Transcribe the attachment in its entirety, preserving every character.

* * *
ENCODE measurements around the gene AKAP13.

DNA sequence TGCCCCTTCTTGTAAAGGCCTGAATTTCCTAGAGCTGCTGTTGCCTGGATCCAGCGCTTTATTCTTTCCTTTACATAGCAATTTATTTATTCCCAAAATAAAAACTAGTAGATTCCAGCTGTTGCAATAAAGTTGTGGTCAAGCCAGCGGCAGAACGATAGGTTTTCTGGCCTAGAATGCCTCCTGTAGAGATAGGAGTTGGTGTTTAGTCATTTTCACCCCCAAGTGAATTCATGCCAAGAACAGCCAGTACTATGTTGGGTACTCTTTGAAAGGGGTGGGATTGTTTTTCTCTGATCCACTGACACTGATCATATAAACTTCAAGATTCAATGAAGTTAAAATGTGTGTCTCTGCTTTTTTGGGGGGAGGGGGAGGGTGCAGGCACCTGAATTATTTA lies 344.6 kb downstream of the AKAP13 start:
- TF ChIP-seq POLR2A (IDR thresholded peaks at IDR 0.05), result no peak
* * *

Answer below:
ENCODE measurements around the gene AKAP13.

DNA sequence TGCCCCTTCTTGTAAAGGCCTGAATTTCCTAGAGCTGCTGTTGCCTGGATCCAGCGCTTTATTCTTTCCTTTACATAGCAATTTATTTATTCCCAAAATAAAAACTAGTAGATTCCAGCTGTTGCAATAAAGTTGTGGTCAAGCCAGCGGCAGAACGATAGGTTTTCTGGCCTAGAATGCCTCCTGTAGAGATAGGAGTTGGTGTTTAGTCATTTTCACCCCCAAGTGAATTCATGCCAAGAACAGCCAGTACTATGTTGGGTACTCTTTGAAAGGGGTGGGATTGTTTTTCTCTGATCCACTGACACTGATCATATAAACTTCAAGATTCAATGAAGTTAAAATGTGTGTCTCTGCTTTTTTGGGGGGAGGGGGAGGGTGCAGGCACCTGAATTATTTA lies 344.6 kb downstream of the AKAP13 start:
- TF ChIP-seq POLR2A (IDR thresholded peaks at IDR 0.05), result no peak